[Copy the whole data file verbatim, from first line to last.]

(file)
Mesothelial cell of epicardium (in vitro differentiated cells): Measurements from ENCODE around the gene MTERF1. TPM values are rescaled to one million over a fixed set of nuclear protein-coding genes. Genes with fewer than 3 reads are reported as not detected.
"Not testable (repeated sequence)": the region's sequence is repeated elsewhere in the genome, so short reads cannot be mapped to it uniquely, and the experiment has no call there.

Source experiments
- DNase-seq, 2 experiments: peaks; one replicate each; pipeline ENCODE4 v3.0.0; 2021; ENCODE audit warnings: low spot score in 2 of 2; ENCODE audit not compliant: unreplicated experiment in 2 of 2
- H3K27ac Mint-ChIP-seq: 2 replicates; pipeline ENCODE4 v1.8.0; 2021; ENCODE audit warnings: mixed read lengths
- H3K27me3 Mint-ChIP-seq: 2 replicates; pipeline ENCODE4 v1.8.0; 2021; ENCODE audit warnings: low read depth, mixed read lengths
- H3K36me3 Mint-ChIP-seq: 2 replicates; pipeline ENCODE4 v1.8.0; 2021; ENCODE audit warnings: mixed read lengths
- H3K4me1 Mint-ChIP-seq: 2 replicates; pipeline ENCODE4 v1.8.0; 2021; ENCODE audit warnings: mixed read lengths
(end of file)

Mesothelial cell of epicardium (in vitro differentiated cells): Measurements from ENCODE around the gene MTERF1. TPM values are rescaled to one million over a fixed set of nuclear protein-coding genes. Genes with fewer than 3 reads are reported as not detected.
"Not testable (repeated sequence)": the region's sequence is repeated elsewhere in the genome, so short reads cannot be mapped to it uniquely, and the experiment has no call there.

Source experiments
- DNase-seq, 2 experiments: peaks; one replicate each; pipeline ENCODE4 v3.0.0; 2021; ENCODE audit warnings: low spot score in 2 of 2; ENCODE audit not compliant: unreplicated experiment in 2 of 2
- H3K27ac Mint-ChIP-seq: 2 replicates; pipeline ENCODE4 v1.8.0; 2021; ENCODE audit warnings: mixed read lengths
- H3K27me3 Mint-ChIP-seq: 2 replicates; pipeline ENCODE4 v1.8.0; 2021; ENCODE audit warnings: low read depth, mixed read lengths
- H3K36me3 Mint-ChIP-seq: 2 replicates; pipeline ENCODE4 v1.8.0; 2021; ENCODE audit warnings: mixed read lengths
- H3K4me1 Mint-ChIP-seq: 2 replicates; pipeline ENCODE4 v1.8.0; 2021; ENCODE audit warnings: mixed read lengths